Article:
Neither has any of us ordered his life just as he should, neither the ecclesiastic according to the rule nor the layman according to the law. But we have transformed desire into laws for us entirely too often, and have kept neither precepts nor laws of God or men just as we should. Neither has anyone had loyal intentions with respect to others as justly as he should, but almost everyone has deceived and injured another by words and deeds; and indeed almost everyone unjustly stabs the other from behind with shameful assaults and with wrongful accusations — let him do more, if he may.

More follows about disloyalty and betrayal, alluding at least in part to a supposed, but certainly much vilified, English traitor, the Mercian ealdorman Eadric Streona (the Grabber). Here we start to hear about some of the things the return of the Danes has brought to England: slavery and the sale of women:

And too many Christian men have been sold out of this land, now for a long time, and all this is entirely hateful to God, let him believe it who will. Also we know well where this crime has occurred, and it is shameful to speak of that which has happened too widely.

And it is terrible to know what too many do often, those who for a while carry out a miserable deed, who contribute together and buy a woman as a joint purchase between them and practice foul sin with that one woman, one after another, and each after the other like dogs that care not about filth, and then for a price they sell a creature of God

All this Wulfstan had seen himself, certainly during his time as Bishop of London and probably later as well. But he and the English had witnessed more:

And pirates are so strong through the consent of God, that often in battle one drives away ten, and two often drive away twenty, sometimes fewer and sometimes more, entirely on account of our sins.

And often ten or twelve, each after the other, insult the thane’s woman disgracefully, and sometimes his daughter or close kinswomen, while he looks on, he that considered himself brave and strong and good enough before that happened.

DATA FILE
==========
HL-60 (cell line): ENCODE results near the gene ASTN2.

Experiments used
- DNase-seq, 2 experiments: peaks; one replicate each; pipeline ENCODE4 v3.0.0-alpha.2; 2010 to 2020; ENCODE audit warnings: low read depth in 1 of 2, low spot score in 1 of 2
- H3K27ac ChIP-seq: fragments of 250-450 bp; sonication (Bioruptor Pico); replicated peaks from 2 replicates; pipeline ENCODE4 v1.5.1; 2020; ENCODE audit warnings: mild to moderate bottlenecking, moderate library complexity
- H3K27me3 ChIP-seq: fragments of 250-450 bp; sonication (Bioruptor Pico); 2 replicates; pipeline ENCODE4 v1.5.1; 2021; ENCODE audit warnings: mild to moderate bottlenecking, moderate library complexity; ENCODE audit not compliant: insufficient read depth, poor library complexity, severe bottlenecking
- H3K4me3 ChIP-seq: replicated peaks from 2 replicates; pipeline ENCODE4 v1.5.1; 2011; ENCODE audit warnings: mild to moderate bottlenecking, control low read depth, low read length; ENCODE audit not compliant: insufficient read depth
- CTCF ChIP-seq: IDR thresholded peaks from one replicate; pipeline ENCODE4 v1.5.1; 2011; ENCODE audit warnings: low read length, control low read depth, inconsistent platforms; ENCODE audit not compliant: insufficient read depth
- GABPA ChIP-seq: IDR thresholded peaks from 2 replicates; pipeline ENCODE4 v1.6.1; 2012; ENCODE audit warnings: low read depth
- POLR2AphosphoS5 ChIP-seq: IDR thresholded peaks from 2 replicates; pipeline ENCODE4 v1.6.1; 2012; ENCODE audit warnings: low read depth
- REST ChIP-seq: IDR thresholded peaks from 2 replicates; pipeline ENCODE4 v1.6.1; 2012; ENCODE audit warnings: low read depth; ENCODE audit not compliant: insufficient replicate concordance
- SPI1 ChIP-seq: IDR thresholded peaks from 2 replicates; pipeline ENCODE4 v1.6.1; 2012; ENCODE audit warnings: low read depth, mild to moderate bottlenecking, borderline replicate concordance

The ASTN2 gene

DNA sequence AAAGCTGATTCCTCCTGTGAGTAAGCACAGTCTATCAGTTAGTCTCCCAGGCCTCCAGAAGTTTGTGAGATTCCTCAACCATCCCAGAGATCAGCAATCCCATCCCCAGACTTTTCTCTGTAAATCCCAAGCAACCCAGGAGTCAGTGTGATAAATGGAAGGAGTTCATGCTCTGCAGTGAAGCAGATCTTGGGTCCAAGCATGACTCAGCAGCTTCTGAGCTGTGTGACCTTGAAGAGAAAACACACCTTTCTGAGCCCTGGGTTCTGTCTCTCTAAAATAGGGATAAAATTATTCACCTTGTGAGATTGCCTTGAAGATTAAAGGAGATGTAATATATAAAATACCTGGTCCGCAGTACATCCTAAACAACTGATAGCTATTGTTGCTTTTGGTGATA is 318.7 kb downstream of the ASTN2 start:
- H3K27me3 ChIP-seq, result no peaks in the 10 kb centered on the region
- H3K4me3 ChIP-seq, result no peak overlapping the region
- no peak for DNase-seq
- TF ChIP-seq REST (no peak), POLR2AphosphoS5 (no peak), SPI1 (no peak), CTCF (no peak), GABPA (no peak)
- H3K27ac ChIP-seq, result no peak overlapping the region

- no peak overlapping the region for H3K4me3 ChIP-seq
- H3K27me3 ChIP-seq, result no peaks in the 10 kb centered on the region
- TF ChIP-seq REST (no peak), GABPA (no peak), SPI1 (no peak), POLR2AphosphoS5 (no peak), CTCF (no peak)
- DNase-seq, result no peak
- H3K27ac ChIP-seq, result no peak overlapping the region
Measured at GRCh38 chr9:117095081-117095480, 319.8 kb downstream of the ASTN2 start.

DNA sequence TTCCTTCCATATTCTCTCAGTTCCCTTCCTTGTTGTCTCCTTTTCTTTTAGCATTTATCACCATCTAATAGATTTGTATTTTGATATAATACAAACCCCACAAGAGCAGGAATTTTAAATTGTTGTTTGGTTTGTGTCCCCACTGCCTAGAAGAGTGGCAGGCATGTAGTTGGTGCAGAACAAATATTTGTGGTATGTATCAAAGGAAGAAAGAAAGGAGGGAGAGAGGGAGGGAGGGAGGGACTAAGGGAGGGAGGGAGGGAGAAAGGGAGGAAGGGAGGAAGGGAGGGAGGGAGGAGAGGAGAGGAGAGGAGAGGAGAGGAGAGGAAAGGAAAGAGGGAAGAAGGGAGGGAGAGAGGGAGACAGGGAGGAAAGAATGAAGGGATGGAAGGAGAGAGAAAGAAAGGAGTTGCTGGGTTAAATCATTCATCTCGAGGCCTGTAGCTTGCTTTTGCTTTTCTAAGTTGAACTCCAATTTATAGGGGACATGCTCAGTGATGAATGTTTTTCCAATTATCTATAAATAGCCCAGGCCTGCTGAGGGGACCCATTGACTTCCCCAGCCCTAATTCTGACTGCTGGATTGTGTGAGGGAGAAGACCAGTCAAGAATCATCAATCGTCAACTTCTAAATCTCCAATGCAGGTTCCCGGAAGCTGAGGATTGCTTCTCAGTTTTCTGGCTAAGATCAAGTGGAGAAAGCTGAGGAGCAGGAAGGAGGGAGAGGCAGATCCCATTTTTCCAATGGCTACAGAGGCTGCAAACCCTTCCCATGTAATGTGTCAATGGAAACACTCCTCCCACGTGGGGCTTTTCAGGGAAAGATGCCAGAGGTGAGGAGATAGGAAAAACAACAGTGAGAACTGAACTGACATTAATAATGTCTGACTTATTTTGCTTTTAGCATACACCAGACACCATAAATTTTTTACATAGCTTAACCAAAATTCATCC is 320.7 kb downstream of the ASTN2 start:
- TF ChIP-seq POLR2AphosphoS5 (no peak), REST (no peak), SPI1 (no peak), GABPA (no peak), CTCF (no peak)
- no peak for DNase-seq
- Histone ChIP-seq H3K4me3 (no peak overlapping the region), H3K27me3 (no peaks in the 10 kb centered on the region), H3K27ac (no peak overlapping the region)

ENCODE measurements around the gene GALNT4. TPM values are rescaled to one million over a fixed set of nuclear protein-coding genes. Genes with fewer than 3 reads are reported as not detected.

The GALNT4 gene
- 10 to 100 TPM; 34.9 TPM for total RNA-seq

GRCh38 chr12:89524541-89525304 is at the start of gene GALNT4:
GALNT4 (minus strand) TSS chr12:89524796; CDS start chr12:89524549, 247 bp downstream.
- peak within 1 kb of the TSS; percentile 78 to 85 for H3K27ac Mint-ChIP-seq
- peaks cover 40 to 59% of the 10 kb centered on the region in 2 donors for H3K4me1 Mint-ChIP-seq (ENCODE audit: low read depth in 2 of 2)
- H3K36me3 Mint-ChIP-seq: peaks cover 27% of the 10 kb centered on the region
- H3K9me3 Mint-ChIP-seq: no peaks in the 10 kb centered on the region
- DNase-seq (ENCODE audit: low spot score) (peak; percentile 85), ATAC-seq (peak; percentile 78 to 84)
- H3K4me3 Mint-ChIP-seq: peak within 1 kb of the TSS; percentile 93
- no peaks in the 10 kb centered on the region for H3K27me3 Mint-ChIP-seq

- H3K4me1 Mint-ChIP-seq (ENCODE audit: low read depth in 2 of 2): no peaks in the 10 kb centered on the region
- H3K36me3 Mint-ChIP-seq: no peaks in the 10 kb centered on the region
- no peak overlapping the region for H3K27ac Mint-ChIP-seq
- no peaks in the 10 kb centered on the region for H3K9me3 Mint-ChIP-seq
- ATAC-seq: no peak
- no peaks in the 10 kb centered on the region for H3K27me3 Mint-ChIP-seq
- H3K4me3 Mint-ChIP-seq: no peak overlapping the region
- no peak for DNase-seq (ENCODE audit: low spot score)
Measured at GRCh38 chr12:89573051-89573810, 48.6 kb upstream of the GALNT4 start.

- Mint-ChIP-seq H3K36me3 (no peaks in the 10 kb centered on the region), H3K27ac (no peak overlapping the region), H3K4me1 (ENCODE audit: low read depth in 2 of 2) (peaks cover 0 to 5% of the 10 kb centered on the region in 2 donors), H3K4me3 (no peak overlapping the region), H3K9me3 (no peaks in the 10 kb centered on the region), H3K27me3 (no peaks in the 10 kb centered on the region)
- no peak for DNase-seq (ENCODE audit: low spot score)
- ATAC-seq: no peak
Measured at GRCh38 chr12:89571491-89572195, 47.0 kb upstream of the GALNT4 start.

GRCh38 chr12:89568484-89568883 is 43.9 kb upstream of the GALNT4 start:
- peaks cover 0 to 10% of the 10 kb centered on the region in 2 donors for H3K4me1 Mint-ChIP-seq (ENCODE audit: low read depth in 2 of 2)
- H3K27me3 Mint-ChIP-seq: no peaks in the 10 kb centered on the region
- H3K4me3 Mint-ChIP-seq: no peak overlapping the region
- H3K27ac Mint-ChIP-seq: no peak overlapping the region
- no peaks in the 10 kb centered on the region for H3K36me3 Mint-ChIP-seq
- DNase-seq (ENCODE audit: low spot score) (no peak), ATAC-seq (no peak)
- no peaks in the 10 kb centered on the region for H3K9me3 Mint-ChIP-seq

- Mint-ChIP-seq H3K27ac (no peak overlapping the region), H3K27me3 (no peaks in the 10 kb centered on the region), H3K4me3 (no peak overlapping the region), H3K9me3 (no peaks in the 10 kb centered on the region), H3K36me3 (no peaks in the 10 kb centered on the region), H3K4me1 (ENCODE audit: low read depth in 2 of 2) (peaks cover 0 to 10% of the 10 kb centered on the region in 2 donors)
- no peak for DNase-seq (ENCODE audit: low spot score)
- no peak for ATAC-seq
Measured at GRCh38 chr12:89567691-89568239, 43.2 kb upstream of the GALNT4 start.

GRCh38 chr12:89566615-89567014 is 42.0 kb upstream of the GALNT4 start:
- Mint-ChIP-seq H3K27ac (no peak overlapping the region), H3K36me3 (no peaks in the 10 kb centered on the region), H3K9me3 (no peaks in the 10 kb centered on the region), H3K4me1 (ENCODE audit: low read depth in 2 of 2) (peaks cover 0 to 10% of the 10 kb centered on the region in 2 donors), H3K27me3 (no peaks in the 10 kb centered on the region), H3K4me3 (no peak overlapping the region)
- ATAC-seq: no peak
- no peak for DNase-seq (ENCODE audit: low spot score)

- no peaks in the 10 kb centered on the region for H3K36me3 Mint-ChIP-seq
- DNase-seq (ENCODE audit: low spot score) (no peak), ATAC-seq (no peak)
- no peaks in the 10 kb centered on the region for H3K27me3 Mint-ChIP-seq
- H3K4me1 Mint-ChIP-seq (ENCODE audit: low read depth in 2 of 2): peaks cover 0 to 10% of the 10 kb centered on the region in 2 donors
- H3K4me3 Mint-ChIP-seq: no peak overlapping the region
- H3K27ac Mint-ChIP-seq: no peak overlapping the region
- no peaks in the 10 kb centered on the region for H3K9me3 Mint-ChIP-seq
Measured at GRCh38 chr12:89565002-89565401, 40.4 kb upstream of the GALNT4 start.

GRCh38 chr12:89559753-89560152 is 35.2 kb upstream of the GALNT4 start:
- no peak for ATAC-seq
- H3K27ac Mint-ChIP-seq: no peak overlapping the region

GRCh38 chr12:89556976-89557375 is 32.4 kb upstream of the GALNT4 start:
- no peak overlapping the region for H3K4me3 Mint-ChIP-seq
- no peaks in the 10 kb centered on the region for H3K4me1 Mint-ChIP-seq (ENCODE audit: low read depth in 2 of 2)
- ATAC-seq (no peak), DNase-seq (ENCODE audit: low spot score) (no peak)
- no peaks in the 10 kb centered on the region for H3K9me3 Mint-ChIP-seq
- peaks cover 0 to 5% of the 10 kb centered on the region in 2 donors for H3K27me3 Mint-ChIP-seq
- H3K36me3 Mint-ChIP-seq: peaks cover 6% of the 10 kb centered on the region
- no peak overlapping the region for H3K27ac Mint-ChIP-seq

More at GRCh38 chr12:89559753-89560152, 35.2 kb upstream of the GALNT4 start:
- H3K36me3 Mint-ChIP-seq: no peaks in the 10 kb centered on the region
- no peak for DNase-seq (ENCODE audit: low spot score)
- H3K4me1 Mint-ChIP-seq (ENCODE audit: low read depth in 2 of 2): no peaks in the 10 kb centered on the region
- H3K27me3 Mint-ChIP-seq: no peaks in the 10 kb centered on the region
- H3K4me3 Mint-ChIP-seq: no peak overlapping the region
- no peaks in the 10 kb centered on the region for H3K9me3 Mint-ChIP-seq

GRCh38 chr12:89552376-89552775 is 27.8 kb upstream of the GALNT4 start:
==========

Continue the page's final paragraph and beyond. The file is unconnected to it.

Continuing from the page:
Stereotypical Viking Rape and Pillage

Stereotypical Viking Rape and Pillage

Let us be clear what Wulfstan is saying here when he says ‘and often ten or twelve, each after the other, insult the thane’s woman disgracefully’

And oft tyne oððe twelfe, ælc æfter oþrum, scendað to bysmore þæs þegenes cwenan and hwilum his dohtor oððe nydmagan þær he on locað þe læt hine sylfne rancne and ricne and genoh godne ær þæt gewurde.

English women are being gang raped as their helpless fathers and brothers are forced to look on.

As if this wasn’t enough, like all priestly elites of the time, Wulfstan is as much concerned with the world being turned upside down as he is about slavery, rape and death. The established order of things has changed; the lower orders have forgotten their place.

And often a slave binds very fast the thane who previously was his lord and makes him into a slave through God’s anger. Alas the misery and alas the public shame that the English now have, entirely through God’s anger.

Often two sailors, or three for a while, drive the droves of Christian men from sea to sea — out through this nation, huddled together, as a public shame for us all, if we could seriously and properly know any shame. But all the insult that we often suffer, we repay by honouring those who insult us. We pay them continually and they humiliate us daily; they ravage and they burn, plunder and rob and carry to the ship; and lo! what else is there in all these happenings except God’s anger clear and evident over this nation?